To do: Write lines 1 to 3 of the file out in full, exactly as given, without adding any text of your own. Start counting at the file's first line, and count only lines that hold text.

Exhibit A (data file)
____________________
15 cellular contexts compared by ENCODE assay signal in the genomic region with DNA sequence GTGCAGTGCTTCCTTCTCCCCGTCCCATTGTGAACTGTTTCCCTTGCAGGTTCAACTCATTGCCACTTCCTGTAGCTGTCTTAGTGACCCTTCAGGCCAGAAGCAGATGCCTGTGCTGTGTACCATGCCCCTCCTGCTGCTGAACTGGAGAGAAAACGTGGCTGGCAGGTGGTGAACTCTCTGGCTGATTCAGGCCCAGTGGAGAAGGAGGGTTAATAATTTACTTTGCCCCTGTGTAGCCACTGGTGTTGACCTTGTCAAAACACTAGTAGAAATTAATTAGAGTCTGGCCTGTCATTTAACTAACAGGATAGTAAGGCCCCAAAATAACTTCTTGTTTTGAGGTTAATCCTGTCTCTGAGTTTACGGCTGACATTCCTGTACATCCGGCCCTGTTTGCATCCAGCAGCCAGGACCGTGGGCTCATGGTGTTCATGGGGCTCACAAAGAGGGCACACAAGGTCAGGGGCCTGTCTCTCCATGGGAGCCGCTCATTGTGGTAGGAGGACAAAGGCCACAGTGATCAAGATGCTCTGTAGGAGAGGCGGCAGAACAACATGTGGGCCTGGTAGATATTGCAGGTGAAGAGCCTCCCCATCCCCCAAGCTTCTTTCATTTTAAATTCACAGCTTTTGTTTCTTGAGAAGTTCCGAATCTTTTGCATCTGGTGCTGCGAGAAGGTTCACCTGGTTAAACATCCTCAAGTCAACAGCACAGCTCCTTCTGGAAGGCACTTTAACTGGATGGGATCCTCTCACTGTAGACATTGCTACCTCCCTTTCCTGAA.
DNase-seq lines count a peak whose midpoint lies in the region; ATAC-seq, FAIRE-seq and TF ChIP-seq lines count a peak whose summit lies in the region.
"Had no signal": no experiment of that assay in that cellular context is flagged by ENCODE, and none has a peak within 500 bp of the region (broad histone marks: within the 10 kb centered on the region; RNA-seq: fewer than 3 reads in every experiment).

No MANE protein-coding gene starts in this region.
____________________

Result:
15 cellular contexts compared by ENCODE assay signal in the genomic region with DNA sequence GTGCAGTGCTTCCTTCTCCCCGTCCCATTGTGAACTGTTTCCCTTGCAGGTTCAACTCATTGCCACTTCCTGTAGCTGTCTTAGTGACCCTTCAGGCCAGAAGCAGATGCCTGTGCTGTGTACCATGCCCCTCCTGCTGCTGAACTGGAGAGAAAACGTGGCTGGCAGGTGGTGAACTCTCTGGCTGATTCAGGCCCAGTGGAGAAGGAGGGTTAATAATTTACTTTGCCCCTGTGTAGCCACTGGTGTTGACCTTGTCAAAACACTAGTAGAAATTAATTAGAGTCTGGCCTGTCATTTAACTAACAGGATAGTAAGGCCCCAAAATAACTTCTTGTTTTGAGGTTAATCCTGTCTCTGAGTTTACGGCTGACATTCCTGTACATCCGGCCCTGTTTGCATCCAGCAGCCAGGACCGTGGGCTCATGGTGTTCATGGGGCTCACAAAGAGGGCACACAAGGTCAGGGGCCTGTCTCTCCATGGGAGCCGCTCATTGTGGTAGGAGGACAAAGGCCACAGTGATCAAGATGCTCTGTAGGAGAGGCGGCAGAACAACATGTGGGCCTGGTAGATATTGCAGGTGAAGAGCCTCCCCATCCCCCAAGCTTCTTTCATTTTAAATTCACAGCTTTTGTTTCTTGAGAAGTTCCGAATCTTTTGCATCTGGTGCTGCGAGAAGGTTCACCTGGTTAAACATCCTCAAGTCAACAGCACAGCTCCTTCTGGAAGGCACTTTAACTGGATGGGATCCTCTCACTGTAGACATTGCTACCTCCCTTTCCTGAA.
DNase-seq lines count a peak whose midpoint lies in the region; ATAC-seq, FAIRE-seq and TF ChIP-seq lines count a peak whose summit lies in the region.
"Had no signal": no experiment of that assay in that cellular context is flagged by ENCODE, and none has a peak within 500 bp of the region (broad histone marks: within the 10 kb centered on the region; RNA-seq: fewer than 3 reads in every experiment).